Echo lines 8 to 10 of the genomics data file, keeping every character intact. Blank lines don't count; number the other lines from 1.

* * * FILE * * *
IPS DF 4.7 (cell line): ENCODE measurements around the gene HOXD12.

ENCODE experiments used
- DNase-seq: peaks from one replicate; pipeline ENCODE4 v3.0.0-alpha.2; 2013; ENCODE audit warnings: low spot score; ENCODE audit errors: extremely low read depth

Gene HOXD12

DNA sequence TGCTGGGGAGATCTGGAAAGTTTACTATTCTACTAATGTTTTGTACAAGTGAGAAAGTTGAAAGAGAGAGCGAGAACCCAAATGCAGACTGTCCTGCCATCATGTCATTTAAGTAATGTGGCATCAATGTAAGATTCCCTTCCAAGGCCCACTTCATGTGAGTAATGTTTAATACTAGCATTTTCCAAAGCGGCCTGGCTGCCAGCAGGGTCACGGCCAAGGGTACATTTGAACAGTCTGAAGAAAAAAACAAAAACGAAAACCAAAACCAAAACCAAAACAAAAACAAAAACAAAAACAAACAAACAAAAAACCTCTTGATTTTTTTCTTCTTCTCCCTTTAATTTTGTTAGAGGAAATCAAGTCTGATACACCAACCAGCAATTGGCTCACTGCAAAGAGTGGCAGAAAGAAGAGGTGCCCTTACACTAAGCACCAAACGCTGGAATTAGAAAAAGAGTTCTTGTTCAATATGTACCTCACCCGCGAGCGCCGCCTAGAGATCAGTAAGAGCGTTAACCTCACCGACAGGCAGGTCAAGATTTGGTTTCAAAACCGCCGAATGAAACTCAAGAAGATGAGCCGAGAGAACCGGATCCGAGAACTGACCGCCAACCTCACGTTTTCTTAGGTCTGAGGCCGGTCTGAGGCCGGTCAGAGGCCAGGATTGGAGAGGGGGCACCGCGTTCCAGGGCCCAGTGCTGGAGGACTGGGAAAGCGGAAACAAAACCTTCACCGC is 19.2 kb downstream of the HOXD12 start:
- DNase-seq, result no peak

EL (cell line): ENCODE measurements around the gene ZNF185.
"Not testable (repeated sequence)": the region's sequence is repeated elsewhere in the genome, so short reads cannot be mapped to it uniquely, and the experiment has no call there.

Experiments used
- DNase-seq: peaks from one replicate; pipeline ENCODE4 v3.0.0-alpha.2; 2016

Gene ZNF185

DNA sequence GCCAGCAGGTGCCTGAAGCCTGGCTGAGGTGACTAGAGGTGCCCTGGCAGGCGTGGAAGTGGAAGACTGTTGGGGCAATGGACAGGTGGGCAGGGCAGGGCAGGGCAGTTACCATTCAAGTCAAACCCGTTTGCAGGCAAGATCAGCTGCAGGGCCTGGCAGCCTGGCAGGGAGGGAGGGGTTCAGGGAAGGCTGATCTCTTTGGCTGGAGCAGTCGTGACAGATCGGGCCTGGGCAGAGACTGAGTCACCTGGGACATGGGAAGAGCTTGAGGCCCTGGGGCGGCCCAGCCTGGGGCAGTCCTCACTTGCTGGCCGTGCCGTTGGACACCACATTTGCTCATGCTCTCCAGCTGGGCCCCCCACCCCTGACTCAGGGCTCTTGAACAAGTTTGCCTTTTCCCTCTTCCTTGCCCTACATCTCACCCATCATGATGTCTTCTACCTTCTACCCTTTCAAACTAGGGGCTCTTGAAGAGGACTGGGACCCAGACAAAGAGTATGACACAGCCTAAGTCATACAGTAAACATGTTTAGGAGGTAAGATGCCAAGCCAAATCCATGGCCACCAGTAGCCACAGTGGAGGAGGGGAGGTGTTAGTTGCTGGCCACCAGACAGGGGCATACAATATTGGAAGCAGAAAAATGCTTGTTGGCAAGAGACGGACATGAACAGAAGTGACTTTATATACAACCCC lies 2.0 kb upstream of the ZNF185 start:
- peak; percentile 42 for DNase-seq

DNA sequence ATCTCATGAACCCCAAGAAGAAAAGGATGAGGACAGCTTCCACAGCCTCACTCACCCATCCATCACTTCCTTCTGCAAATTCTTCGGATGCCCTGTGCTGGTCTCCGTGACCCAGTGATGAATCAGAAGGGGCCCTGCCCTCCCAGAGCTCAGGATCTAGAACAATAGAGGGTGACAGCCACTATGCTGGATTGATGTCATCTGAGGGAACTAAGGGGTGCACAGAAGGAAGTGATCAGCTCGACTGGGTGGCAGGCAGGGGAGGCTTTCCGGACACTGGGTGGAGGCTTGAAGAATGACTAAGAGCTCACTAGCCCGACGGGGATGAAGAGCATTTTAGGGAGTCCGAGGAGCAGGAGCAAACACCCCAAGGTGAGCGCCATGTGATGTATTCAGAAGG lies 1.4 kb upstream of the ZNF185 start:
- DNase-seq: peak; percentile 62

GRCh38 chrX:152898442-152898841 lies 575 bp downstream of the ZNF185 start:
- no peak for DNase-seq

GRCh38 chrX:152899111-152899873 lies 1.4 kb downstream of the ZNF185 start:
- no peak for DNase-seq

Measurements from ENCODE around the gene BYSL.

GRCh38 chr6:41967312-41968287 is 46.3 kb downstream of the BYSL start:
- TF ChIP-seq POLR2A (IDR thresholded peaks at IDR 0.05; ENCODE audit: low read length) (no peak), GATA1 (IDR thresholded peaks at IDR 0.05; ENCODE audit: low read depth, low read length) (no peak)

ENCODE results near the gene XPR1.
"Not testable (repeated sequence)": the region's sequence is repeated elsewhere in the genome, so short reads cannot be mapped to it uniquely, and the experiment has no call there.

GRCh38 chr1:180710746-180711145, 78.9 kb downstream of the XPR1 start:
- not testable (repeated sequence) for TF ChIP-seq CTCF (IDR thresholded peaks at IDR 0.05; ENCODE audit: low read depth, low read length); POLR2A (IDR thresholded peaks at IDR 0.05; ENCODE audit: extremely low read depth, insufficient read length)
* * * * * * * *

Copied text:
"Not testable (repeated sequence)": the region's sequence is repeated elsewhere in the genome, so short reads cannot be mapped to it uniquely, and the experiment has no call there.

Experiments used
- DNase-seq: peaks from one replicate; pipeline ENCODE4 v3.0.0-alpha.2; 2016